As you see, all valuation metrics were lower than the averages on various timeframes when the data was retrieved.

At the FALCON Method, we always examine valuation from a multidimensional perspective, employing at least three different indicators.

Those stocks that pass this hurdle are ranked based on our composite Angel Score that measures the level of historical undervaluation and also gives some weight to business quality.

The higher the quality and more depressed the valuation, the better the investment opportunity, and the higher the stock ranks.

In this sub-segment, we expect the majority of our total return to come from the expansion of the valuation multiple while we are collecting the dividends, but we don’t anticipate too much growth in business fundamentals.

While the quality and growth factors played the most important part with EVA Monsters, it is the valuation that drives returns with these once-beloved dividend darlings that landed in the bargain bin. This describes perfectly why we call this category Fallen Angels.

Once we are done with Step#7, we have the list of the most attractive stocks to invest in, so our process has reached its ultimate goal.

There’s only one important question remaining…

+1 – When to sell?

As a FALCON Method Newsletter subscriber, you will get an email alert whenever a stock becomes a sell. Of course, we have an internal process built for that too…

For those who understand the role and importance of the various total return components with EVA Monsters and Fallen Angels, the simple rules on when to sell will not come as a surprise.

The number one insight in a nutshell

You saw that the expansion of the valuation multiple drives returns with Fallen Angel stocks. This expansion is a one-time event: the multiple will revert to its mean once and will not keep climbing further for decades.

Once the mean reversion happens, only the remaining components of the total return formula work for you. Simply put, you will reap the returns produced by the underlying company’s fundamental business performance (the combination of EVA growth, dividends, and share repurchases), and this return tends to be mediocre with most Fallen Angels.

Conclusion: selling Fallen Angel stocks once the valuation expansion happens is the reasonable decision.

With EVA Monsters, on the other hand, the growth part of the total return formula plays the central role. The implications of this difference are crucial. EVA growth is not a one-time event but can continue for decades if the company’s competitive position and growth opportunities allow it to reinvest a big part of its cash flows at high rates of return.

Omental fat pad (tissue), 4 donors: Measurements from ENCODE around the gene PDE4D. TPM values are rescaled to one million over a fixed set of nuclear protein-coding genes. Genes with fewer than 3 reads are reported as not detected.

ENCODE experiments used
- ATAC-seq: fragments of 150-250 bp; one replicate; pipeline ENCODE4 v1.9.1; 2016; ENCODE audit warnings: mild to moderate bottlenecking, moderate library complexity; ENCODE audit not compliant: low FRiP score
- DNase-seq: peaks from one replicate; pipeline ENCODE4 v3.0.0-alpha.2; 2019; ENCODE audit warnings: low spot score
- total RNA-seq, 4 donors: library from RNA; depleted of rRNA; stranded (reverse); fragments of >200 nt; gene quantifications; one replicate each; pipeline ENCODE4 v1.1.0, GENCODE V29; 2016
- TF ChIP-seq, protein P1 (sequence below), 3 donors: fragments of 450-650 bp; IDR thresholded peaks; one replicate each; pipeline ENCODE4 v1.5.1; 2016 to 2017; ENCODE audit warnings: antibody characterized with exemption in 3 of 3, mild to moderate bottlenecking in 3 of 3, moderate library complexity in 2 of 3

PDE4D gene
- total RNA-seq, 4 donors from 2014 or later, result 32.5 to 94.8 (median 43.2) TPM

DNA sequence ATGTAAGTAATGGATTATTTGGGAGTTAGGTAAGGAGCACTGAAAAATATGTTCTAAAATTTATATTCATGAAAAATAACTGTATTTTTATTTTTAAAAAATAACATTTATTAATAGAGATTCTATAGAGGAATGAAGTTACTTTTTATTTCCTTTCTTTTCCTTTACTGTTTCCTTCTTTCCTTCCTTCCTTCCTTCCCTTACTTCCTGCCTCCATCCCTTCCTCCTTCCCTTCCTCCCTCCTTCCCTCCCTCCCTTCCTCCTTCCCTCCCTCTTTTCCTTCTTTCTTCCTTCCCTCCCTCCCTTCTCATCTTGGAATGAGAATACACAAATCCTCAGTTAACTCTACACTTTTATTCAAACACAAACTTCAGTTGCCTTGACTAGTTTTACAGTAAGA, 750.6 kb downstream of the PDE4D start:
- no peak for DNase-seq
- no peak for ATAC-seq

Conclusion: As long as the “Monster characteristics” of the business are intact, you have every reason to hold on to the EVA Monster stocks, (almost) regardless of valuation.

As you saw, with Fallen Angels, once the valuation multiple reverted to its mean or even overshot to the upside, there is not much one should wait for with selling.

You can call on the dividend yield theory or use valuation metrics like the NOPAT yield or Future Growth Reliance to get a picture on when to sell.

As for the FALCON Method, we send out sell alerts to our subscribers so they knew exactly when we thought Cummins (CMI) stock was ripe for selling, for example.

The Future Growth Reliance indicator underscored our buy and sell decisions…

… and Morningstar’s analysts also seemed to agree with us:

At the FALCON Method, we only look at third-party opinion to complement our independent analysis. That said, it is always good to see everything pointing in the same direction.

As for EVA Monsters, a “longer leash approach” is warranted since the majority of our returns stem from the growth component (the combination of the reinvestment rate and the return on that newly invested capital), and the longer the holding period, the less important the role of the valuation multiple becomes.

In summary: we keep our Fallen Angel positions on a relatively short leash and sell when they approach fair value, while EVA Monsters need that kind of extendable, longer leash since the valuation multiple is not the major part of our total return as long as the “Monster characteristics” remain intact.

When do we sell EVA Monsters?

  • When the business characteristics change and the Monster thesis seems broken.
  • When (1) the valuation got so high that the forward-looking total return potential sank to a mediocre level, AND (2) we managed to identify a better investment opportunity, which is absolutely not inferior in terms of quality and growth prospects.